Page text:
The power and purposes of the United States

What some are now referring to as a US ‘empire’ is a complex and dynamic creation, says WILLIAM BROWN.

Every great international conflict in the modern world – from the Napoleonic wars through the first and second world wars – has been followed by a recasting of the international order. Yet, although George Bush senior proclaimed a new world order on the eve of the previous war against Iraq, it is only after the latest conflict that we are seeing, clearly, the contours of the international order bequeathed by the end of the Cold War.

At the centre of this new world sits the United States of America as the sole superpower. So what are we to make of US power and purposes in the world today?

The first thing is not, in fact, very new. That is, that the two-fold objectives which have guided US policy towards the rest of the world for most of the past 100 years, remain. These are, first, to secure the interests of the liberal capitalist world against challenges to it; and, secondly, to maintain the US’s leadership position within the capitalist world.

For much of the post-second world war era, these two dimensions of US policy were bent to one over-riding aim: containing and eventually defeating communism. Indeed, the confrontation with communism goes back even further than this, to the Bolshevik revolution itself. Then, western involvement in the post-revolutionary civil war, and US plans for post-World War One reconstruction in Europe (based on the creation of new, independent capitalist democracies in Europe within the framework of the League of Nations), were explicitly directed at containing the new communist state.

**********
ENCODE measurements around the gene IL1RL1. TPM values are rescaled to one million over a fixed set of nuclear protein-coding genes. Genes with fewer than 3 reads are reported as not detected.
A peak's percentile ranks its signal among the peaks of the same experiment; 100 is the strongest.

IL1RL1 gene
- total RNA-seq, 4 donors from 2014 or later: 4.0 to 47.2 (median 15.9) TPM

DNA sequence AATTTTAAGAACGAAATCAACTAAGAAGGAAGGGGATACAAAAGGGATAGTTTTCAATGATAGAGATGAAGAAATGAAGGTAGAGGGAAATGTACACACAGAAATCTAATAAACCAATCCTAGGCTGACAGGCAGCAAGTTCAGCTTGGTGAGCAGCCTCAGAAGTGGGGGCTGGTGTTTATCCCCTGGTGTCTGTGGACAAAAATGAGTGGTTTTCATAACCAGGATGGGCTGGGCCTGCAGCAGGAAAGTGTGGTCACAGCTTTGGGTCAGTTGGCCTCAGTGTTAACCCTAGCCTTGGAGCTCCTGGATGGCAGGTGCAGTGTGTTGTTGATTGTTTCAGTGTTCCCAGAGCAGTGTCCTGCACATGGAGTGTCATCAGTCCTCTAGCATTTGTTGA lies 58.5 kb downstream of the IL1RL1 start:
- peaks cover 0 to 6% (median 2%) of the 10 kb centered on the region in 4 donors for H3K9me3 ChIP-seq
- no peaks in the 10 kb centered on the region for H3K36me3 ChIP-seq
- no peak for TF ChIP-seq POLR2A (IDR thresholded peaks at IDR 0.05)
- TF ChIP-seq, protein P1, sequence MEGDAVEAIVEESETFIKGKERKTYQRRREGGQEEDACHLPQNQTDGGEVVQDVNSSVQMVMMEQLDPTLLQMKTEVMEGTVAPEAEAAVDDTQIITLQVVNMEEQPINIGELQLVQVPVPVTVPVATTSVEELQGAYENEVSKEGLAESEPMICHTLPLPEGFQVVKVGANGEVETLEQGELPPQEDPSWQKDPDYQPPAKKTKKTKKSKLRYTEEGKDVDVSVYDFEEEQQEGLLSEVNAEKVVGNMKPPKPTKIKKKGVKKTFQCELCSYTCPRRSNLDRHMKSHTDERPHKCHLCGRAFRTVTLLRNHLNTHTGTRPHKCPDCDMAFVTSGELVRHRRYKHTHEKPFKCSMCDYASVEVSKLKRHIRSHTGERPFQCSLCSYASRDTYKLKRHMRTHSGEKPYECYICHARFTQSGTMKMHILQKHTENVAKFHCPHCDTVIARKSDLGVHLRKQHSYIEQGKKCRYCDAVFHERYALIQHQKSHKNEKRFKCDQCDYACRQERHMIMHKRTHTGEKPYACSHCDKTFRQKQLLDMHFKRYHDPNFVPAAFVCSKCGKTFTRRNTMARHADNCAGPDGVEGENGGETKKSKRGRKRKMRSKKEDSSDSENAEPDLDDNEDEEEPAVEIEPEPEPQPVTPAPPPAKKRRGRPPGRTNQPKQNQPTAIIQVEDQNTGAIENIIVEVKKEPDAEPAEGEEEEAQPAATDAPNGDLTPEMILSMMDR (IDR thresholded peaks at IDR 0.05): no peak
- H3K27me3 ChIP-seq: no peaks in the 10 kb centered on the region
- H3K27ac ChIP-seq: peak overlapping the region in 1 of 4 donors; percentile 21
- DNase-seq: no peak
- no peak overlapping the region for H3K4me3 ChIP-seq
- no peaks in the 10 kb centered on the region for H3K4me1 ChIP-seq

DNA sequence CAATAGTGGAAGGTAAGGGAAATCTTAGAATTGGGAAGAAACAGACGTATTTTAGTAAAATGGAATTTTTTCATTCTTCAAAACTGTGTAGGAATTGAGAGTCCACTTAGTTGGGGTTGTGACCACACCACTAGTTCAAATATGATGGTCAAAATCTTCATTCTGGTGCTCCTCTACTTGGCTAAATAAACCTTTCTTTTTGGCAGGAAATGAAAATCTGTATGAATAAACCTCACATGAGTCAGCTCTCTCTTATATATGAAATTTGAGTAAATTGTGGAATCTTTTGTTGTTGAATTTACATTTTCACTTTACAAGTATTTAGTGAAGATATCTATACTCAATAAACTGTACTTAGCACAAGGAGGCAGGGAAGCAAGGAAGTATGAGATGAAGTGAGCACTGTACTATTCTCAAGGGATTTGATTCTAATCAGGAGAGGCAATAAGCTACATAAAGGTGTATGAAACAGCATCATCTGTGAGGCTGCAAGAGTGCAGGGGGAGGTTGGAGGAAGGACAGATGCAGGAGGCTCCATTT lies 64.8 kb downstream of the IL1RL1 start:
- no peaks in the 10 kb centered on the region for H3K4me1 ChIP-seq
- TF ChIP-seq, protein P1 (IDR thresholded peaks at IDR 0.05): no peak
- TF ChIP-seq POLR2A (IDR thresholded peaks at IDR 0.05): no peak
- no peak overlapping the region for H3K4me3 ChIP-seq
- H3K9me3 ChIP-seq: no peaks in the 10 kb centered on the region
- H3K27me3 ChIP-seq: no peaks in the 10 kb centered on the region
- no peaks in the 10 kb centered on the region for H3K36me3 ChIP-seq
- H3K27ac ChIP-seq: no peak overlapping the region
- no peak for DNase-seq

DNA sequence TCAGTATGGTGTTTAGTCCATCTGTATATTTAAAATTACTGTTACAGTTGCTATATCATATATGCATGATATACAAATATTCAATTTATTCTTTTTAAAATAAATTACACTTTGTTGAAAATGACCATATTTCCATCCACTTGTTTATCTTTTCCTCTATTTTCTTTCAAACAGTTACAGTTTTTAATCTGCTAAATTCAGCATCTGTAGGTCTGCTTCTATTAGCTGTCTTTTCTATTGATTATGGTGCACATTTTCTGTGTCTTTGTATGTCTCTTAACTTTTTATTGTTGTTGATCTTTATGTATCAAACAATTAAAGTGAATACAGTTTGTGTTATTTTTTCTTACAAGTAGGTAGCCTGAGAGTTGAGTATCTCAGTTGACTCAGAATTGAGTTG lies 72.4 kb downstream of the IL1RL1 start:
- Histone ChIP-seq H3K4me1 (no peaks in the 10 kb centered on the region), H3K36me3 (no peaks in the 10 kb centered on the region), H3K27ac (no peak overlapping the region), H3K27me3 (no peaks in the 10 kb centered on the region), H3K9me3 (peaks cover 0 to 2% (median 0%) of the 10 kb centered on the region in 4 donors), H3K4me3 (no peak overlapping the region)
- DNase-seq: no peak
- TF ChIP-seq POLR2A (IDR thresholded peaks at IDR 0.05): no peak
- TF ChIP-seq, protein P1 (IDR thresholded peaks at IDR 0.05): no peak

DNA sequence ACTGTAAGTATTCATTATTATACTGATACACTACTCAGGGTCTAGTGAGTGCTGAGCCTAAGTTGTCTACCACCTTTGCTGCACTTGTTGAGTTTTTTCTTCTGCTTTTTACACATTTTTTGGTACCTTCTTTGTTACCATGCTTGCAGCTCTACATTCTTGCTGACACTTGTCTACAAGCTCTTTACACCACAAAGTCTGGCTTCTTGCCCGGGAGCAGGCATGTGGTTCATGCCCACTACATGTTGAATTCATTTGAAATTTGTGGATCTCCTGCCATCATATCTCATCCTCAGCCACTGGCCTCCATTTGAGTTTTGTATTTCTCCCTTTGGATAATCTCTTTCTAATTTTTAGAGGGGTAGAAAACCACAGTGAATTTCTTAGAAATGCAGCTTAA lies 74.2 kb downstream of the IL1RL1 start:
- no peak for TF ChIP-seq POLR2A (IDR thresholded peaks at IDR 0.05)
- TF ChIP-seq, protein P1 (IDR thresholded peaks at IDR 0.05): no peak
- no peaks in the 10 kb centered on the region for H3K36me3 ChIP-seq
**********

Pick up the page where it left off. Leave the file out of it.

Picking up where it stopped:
What turned into a global confrontation with communism lent an overarching shape to US policy towards all areas of the world. Strong, unique alliances, were built with the capitalist states of Europe, and with the reconstructed capitalism of post-war Germany and Japan, all in the shadow of America’s nuclear umbrella. Communist-influenced insurgencies in many parts of the rest of the world were confronted, often in a most violent way. And liberal democratic norms were set on one side as the US supported some of the most brutal anti-communist dictatorships in the newly independent states of the developing world.

With the collapse of communism, however, this apparent uniformity of policy has begun to be replaced by rather different approaches to different parts of the world, even while the over-riding twin objectives, identified above, remain. In an interesting piece of analysis, my colleague, Simon Bromley, has argued both that the nature of American influence and power has changed since the end of the Cold War, and that the policies it pursues towards different regions of the world is now more variable.

Uniquely dominant

The post-Cold War period provides a radically changed context for US power. On the military front, the US is in a uniquely dominant position, now unchecked by the power of the Soviet Union and its socialist allies in Europe and the developing world. However, on the economic front, the relative dominance that the United States enjoyed in the immediate aftermath of the second world war has been vastly diminished, not least because of the success of its own policies which were aimed at revitalising capitalist economies in Europe and Japan.

Bromley claims that this situation – of military unipolarity and economic multi-polarity – combines with a series of regional strategic challenges to configure a varying set of policies that the US is pursuing towards different groups of states in the world.

The first is the ongoing relationship among the liberal capitalist powers. Here, the institutionalised co-operation established in the aftermath of the second world war, and during the Cold War, is set to remain. In the economic field, the US has no option but to continue with co-operative relations with the other leading capitalist states. This has been based on achieving freer movement of trade and capital between these countries and has produced massive mutual gains for the states concerned. In particular, the capitalist states gain from the increased level of accumulation on an international scale, but the alliance they have forged under American leadership helps to strengthen the liberal states domestically. In the military field, paradoxically, the imbalance in military capabilities between Europe and America means that any radical overhaul of NATO is unlikely, whatever the French may say they want.